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View Diary: Lindsey Graham attempting to slip anti-worker language into omnibus bill (34 comments)

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  •  Boeing broke the law (6+ / 0-)

    by punishing workers for exercising their rights under the National Labor Relations Act.  I suppose the standard with Corporate America, however, is, "Oh, would you like to break the law?  Here, let me fix that law for you, then."

    "Run, comrade, the old world is behind you!" -- Situationist graffito, 1968

    by Pesto on Wed Sep 21, 2011 at 01:18:32 PM PDT

    [ Parent ]

    •  This may very well go to SCOTUS (1+ / 0-)
      Recommended by:

      And, we ALL know how that will turn out.

      Boeing is a mega-corp...history of nebulous donations...SCOTUS being majority conservative....they win.

      It's what we're looking at if we lose our hold on the political end of America.  

      - If you don't like gay marriage, blame straight people. They're the ones who keep having gay babies.

      by r2did2 on Wed Sep 21, 2011 at 01:27:34 PM PDT

      [ Parent ]

    •  Exactly Right (0+ / 0-)

      ...Pesto. Boeing most certainly broke the law. They did so by directly and repeatedly stating that they were transferring a production line to their non-union plant in South Carolina because of the history of strikes at its IAM-unionized factory. This is against the law, specifically violating sections 7 and 8 of the National Labor Relations Act.

      What has been lost in this is the flagrancy with which Boeing violated the law, which is exceedingly lenient toward "employers' free speech" which not only allows employers to harangue workers with anti-union propaganda but also provides a range of speech in which vague allusions to the possible consequences of union activity--to say nothing of employers' saying nothing and simply relocating work--are allowable under the law. Boeing couldn't even restrain their anti-union animus under that elastic, highly generous rubric. Legal cases, that is, hold that employers must explicitly connect decisions affecting employment, pay, benefits, etc., to union activity to have violated the law, and a very wide range of actions and statements, according to the NLRB, fall short of that despite the clear implications that somewhat vaguer threats pose. I strongly disagree with it, but that's the case history of the Board. Boeing openly, flagrantly, and quite frankly stupidly violated this gaping generosity the NLRB provides employers.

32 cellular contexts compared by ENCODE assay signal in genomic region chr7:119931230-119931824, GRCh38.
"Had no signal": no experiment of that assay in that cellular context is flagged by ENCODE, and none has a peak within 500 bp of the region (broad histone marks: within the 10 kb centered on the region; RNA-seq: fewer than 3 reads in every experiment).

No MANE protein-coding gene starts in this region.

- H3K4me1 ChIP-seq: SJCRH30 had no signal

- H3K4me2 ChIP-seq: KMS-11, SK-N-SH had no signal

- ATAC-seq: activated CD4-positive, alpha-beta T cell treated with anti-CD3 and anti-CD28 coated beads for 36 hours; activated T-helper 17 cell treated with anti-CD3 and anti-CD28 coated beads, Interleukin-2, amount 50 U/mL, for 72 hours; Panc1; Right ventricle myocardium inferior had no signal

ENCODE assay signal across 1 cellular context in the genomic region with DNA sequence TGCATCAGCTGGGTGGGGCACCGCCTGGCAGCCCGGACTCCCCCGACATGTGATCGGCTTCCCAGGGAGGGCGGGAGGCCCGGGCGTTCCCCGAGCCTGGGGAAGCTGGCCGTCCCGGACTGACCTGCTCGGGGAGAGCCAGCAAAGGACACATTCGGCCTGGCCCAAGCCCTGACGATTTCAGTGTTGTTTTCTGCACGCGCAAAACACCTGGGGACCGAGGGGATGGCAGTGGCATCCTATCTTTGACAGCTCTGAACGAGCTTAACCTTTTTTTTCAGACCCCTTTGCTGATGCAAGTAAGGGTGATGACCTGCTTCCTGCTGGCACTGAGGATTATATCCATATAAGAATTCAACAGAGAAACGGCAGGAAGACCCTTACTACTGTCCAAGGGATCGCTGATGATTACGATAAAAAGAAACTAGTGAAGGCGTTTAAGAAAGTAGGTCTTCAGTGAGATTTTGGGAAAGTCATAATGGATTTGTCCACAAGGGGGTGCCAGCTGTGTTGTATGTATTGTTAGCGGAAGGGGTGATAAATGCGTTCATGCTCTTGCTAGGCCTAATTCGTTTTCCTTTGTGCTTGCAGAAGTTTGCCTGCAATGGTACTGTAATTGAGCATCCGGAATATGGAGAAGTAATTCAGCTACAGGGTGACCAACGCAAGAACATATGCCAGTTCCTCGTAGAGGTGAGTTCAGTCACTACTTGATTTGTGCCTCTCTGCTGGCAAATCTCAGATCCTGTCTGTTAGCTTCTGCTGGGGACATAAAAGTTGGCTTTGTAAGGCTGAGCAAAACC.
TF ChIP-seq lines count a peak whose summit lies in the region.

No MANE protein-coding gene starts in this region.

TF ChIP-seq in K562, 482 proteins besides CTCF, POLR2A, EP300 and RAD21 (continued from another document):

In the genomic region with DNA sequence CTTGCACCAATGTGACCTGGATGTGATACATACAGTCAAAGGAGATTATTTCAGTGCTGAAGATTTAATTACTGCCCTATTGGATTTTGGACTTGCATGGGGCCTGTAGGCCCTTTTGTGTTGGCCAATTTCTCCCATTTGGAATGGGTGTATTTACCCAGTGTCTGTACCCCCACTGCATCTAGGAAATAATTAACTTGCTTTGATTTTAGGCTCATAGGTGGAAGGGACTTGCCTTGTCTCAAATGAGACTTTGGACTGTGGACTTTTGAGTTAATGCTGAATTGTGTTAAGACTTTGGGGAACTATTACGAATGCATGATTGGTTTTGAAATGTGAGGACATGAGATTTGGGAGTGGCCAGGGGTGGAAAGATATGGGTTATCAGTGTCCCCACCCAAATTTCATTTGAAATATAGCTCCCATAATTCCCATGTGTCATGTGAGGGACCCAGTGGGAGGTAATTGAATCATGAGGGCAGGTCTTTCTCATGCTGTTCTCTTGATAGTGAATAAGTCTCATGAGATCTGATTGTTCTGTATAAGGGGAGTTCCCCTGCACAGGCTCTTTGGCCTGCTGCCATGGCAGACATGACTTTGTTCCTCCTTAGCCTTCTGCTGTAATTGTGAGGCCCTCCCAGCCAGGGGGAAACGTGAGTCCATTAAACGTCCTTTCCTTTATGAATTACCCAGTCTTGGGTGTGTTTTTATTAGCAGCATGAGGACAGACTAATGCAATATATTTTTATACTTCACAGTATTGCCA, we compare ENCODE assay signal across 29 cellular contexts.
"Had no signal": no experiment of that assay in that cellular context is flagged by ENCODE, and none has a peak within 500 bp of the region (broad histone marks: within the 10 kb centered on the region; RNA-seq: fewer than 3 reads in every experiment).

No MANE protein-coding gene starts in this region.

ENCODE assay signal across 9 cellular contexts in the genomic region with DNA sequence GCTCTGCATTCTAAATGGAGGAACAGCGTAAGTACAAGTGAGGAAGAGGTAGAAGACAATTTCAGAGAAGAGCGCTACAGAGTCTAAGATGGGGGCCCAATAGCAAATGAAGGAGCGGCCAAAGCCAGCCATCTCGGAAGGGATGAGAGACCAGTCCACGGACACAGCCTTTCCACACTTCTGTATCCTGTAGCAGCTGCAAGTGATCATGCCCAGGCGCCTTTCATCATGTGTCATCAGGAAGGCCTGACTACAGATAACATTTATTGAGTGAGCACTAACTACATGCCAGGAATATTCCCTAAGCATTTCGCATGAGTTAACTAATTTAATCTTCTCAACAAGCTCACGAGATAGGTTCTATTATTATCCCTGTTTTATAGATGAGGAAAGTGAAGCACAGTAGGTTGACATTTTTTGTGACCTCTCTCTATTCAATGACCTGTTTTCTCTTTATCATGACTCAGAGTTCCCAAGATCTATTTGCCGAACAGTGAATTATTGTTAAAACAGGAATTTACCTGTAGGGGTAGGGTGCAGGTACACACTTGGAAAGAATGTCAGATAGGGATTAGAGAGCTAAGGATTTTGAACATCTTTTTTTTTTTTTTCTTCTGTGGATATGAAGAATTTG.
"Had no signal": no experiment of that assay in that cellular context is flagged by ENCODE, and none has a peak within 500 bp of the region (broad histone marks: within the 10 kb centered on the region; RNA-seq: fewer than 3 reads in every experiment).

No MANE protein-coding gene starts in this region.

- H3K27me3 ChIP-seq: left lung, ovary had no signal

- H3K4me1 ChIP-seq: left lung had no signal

Lastly for now, the Republican trope that the NLRB ruling on Boeing "kills jobs" is pathetically inane. It does no such thing, actually preserving them and, in a unionized factory, on better terms for workers that will consequently contribute more to the economy than lower-paying non-union ones would in South Carolina. What Republicans seek is legal cover to accelerate outsourcing away from unionized jobs to non-union, so-called "right-to-work" states while speciously conflating anti-unionism with job growth in their rhetoric.

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